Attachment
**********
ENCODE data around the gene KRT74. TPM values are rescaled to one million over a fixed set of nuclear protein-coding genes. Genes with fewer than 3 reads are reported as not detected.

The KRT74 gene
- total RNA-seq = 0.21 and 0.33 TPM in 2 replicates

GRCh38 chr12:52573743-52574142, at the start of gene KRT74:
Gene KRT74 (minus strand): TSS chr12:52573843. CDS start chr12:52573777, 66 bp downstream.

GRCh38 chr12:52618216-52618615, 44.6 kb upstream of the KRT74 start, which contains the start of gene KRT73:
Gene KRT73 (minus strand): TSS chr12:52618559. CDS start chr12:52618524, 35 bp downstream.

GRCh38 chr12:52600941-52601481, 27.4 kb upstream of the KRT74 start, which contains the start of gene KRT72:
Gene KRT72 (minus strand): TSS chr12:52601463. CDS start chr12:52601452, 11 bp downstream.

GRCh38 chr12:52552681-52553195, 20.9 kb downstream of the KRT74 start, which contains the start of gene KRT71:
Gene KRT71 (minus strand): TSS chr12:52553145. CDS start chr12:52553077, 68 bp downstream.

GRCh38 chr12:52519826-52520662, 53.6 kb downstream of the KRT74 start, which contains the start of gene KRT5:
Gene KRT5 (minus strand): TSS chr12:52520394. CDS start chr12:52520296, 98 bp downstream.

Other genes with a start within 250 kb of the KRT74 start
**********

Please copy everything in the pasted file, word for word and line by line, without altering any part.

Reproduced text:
ENCODE data around the gene KRT74. TPM values are rescaled to one million over a fixed set of nuclear protein-coding genes. Genes with fewer than 3 reads are reported as not detected.

The KRT74 gene
- total RNA-seq = 0.21 and 0.33 TPM in 2 replicates

GRCh38 chr12:52573743-52574142, at the start of gene KRT74:
Gene KRT74 (minus strand): TSS chr12:52573843. CDS start chr12:52573777, 66 bp downstream.

GRCh38 chr12:52618216-52618615, 44.6 kb upstream of the KRT74 start, which contains the start of gene KRT73:
Gene KRT73 (minus strand): TSS chr12:52618559. CDS start chr12:52618524, 35 bp downstream.

GRCh38 chr12:52600941-52601481, 27.4 kb upstream of the KRT74 start, which contains the start of gene KRT72:
Gene KRT72 (minus strand): TSS chr12:52601463. CDS start chr12:52601452, 11 bp downstream.

GRCh38 chr12:52552681-52553195, 20.9 kb downstream of the KRT74 start, which contains the start of gene KRT71:
Gene KRT71 (minus strand): TSS chr12:52553145. CDS start chr12:52553077, 68 bp downstream.

GRCh38 chr12:52519826-52520662, 53.6 kb downstream of the KRT74 start, which contains the start of gene KRT5:
Gene KRT5 (minus strand): TSS chr12:52520394. CDS start chr12:52520296, 98 bp downstream.

Other genes with a start within 250 kb of the KRT74 start